Friday, August 22, 2003


John Ashcroft's Dog and Pony Show

Both Phil Carter and The Rittenhouse Review, among others, have been discussing Attorney General John Ashcroft's traveling road show defending the Patriot Act.

What is the point of this public relations tour? I asked my Yale Law School colleage Michael Levine recently. His theory was intriguing. He suggested that the Administration wants to figure out how well its civil liberities policies are selling by sending out their most visible symbol and seeing how the public reacts to him. If Ashcroft can sway the public, then it will be more of the same, including the submission of the Patriot Act II, either before the election or shortly thereafter. But if Ashcroft's publicty tour doesn't sell well, then the Bush Administration will change its public face with respect to civil liberties (as opposed to its practices), in order not to lose moderate support in the upcoming election. Indeed, if Ashcroft does particularly poorly he may even be replaced in the next Bush administration.

In short, Ashcroft is being sent out as a miner's canary, in order to gauge the political consequences of Bush's civil liberties policies. The Bushies are worried that lots of communities have passed anti-Patriot Act resolutions and that the bill has generally gotten a bad press. It's one thing if it's just Beltway grumbling and objections by liberals and members of the chattering classes. It's quite another if it could actually cost them votes among independents and moderate voters.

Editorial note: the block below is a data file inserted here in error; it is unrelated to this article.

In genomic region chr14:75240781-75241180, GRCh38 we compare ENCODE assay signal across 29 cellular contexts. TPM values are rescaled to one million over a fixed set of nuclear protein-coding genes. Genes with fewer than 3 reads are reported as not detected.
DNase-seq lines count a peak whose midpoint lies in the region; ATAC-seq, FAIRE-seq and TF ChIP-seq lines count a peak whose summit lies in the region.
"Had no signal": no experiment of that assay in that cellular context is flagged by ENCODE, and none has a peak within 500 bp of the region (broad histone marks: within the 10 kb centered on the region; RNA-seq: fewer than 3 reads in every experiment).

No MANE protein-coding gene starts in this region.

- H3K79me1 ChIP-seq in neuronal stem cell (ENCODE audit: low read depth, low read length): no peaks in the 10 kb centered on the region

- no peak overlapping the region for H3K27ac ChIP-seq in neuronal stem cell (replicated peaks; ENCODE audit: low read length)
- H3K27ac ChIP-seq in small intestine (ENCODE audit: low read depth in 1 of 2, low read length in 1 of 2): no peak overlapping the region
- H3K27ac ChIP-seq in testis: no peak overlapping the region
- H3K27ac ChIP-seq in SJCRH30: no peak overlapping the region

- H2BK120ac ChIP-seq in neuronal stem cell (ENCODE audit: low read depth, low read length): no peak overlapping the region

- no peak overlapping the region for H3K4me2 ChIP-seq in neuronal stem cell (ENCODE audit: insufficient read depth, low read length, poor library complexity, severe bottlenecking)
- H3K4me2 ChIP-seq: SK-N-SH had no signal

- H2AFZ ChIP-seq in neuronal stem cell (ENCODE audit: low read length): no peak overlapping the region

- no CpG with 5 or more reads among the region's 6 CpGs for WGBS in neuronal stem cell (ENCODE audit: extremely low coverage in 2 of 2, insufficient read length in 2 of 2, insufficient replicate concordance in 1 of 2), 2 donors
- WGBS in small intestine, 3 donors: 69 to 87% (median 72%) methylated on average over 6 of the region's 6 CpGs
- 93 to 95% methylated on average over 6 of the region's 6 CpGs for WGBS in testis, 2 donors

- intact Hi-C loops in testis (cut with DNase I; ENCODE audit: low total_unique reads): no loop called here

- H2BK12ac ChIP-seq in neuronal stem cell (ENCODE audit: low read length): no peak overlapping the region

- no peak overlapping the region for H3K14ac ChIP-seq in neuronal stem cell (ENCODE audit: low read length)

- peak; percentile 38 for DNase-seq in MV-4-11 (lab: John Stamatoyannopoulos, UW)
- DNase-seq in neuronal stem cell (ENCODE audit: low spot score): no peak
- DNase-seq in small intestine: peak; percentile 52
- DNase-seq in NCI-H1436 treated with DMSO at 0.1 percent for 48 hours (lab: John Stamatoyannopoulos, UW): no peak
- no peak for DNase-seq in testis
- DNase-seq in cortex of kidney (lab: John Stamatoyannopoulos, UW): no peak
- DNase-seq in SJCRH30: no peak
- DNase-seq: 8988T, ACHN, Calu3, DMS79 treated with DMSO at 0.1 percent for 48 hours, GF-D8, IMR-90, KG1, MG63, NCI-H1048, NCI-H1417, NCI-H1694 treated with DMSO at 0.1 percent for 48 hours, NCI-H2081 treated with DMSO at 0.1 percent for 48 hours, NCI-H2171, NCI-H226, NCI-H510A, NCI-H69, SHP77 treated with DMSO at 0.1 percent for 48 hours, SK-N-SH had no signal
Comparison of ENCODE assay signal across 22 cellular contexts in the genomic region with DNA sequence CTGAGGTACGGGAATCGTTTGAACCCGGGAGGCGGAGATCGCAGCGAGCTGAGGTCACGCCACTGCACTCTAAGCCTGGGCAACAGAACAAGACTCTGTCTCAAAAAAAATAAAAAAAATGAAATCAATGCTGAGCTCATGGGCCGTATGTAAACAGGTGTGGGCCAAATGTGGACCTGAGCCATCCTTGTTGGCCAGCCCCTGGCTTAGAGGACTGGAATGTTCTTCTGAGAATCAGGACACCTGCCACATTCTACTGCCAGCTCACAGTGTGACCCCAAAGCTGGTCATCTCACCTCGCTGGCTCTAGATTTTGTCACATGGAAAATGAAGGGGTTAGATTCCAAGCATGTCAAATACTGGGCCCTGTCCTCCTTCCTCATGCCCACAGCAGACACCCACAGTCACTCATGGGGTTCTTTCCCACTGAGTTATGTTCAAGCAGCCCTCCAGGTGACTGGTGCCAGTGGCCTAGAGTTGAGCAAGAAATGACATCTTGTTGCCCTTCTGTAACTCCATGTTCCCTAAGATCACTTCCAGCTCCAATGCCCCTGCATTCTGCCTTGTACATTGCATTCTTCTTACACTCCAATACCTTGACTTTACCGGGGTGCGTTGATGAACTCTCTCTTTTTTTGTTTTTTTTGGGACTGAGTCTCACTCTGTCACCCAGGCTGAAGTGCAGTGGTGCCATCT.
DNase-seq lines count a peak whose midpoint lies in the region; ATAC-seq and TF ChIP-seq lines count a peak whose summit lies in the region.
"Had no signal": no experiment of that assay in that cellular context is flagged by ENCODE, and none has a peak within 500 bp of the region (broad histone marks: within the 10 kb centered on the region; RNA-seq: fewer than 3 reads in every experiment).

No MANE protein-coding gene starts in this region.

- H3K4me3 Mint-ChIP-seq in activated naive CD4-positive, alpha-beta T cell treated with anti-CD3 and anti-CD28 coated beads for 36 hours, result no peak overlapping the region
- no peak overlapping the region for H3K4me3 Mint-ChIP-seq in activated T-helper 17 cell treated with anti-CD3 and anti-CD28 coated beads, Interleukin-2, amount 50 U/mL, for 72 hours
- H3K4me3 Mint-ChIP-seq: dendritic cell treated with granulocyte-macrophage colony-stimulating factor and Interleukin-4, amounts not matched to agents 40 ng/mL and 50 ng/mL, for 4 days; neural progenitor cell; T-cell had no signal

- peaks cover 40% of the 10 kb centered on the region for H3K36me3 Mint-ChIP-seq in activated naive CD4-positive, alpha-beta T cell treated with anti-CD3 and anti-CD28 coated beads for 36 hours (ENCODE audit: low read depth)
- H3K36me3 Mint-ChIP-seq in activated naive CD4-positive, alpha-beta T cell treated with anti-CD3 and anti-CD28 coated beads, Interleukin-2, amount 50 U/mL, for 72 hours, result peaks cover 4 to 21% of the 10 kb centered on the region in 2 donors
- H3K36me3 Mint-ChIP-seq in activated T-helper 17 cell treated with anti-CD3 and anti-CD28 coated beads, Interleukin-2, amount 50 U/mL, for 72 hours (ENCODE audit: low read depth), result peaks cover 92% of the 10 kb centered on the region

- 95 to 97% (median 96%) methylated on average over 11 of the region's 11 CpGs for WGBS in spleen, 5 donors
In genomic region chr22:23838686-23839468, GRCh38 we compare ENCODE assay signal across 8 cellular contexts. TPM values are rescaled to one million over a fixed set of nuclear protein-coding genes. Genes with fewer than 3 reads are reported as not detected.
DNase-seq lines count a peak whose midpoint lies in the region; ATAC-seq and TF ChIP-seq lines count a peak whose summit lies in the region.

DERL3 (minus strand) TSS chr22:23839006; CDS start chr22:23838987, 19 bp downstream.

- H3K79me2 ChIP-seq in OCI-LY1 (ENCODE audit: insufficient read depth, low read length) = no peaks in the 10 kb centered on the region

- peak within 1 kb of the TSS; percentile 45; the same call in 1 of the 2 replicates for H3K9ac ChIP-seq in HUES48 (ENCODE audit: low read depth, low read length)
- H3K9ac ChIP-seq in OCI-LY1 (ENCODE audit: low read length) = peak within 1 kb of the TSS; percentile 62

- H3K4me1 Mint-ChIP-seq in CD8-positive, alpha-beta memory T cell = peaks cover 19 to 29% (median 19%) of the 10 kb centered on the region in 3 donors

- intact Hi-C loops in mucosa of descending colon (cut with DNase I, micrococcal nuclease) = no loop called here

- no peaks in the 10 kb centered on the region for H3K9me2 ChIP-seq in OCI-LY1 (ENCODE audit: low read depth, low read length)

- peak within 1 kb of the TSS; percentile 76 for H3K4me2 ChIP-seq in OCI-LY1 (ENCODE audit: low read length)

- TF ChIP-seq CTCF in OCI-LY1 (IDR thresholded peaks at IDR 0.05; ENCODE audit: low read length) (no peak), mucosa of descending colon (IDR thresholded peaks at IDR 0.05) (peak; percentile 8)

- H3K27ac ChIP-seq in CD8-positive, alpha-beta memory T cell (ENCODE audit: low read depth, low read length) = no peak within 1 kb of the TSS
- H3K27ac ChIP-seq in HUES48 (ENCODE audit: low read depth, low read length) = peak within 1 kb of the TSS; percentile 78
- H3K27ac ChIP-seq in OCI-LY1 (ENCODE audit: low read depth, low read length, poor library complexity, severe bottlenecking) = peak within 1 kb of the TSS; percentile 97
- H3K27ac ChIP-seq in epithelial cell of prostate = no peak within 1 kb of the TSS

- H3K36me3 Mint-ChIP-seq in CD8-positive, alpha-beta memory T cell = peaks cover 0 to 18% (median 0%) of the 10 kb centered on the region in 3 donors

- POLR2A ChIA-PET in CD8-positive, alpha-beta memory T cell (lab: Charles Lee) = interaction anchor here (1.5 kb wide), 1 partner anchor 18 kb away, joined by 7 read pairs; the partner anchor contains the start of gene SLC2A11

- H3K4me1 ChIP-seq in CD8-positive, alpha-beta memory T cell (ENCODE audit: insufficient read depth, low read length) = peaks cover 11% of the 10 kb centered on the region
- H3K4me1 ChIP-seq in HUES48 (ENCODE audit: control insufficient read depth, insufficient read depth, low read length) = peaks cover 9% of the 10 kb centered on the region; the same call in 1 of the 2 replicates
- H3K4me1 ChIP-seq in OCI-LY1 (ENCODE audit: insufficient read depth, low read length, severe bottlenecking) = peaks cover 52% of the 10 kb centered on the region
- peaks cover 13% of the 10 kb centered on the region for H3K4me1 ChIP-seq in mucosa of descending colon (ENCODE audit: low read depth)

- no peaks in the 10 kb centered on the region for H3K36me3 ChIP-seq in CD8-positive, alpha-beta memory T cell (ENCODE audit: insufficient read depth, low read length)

Why is Ashcroft in particular being sent out? Well, for one thing, he's expendable. He's not a long-time Bush loyalist, and so not so much loyalty is owed to him. It's true that he's an important liason to the Christian Right, but it's my sense that George Bush himself is now seen as a major political figure in (or major political ally of) much of the Christian Right, so Ashcroft is not as necessary as he once was. And there are many other people who could replace him as Attorney General, and thus put a kinder, gentler face on the Administration's policies.

It's not a good sign, however, that Ashcroft has been speaking mostly in front of friendly audiences of law enforcement officials and conservative groups. The real test of Ashcroft's publicity tour will come when he faces the sort of voters who might ditch the Republican Party in 2004.

Older Posts
Newer Posts